Wasted Votes: Why National Polls Won’t Predict Victory in 2020
The 2004 Presidential election was the only time in the last 30 years that more people voted for a Republican president than a Democratic president. While Democrats won four of the seven elections during this period, Republicans won three, twice with fewer votes nationwide.
In 2000, an election famous for hanging chads, Al Gore won 543,895 more votes than George W. Bush yet lost to him by a hair’s breadth of 267 to 271 in the Electoral College. If Gore had won just 538 more votes in Florida, he would have been president.
In 2016, an election famous for foreign interference, Hillary Clinton won 2,868,686 more votes than Donald Trump yet lost to him by a much bigger 232 to 306 in the Electoral College. Clinton would have had to have won at least an additional 77,747 votes perfectly distributed in Michigan, Pennsylvania, and Wisconsin to overcome her deficit.
In 2016, national polls gave a false impression of imminent victory and obscured Clinton’s cratering in places like Michigan, Pennsylvania, and Wisconsin where Democrats had few wasted votes to spare.
Most polling in spring 2020 shows Joe Biden beating Trump by a larger margin nationally than Clinton did in 2016. But Democrats need to make sure they run a campaign that appeals in all types of places from the Rust Belt to the Sun Belt, not just run up the score in places that are in a “Blue Bubble.”
Democrats need to make sure they nominate a candidate who can appeal in all types of places from the Rust Belt to the Sun Belt, not just run up the score in places that are in a “Blue Bubble.”
That begs the question: how did Hillary Clinton manage to win the national popular vote by a margin more than five times larger than Gore did, yet underperform him in the Electoral College by 35 votes and lose by not one, but three, states? And could Democrats set themselves up for a Pyrrhic victory by simply widening the margin between popular vote and Electoral College victory the next time around?
The answer is simple: political polarization exploits faults in the Electoral College creating a phenomenon we are describing as “wasted votes.” Within this system, it doesn’t matter how many more votes a candidate gets than their opponent in a state (or in a few cases, a district) as long as they beat them by one. Therefore, Gore and Clinton both received all of California’s electoral votes (54 for Gore; 55 for Clinton) because they both won California. However, Gore won California by 1,293,774 votes, and Clinton won it by 4,269,978. Those extra nearly three million votes didn’t do a single thing to put a Democrat in the White House.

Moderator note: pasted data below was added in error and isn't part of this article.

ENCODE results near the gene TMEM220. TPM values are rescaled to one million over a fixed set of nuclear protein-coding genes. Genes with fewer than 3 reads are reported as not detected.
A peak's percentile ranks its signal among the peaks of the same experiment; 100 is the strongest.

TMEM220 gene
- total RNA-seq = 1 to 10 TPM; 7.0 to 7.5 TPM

Similarly, Gore won Illinois by 569,605 votes compared to Clinton’s 944,714 vote margin. That means Clinton netted another nearly 400K votes out of another safe blue state, adding to her national vote margin but not impacting the election’s outcome.
Not all the difference between Clinton and Gore’s margins were in blue states. Interestingly, in Texas, Gore lost by 1,365,893 votes while Clinton lost by a much smaller 807,179 votes, meaning she made up a lot of ground—over 500K to be exact—in the national popular vote in the country’s largest reliable Republican state. And while that movement is going in the right direction for Democrats and might eventually bear Electoral College fruit, it was still far off of producing results in 2016.
What It Means
Adding up the wasted votes across all 50 states and DC, it becomes apparent that more votes are being wasted today than just 20 years ago—both in raw numbers and a percentage of total votes. But the phenomenon is getting much worse for Democrats. In fact, in 35 of the 51 places that allocate the electors that determine the winner, there were more wasted votes in 2016 than 2000.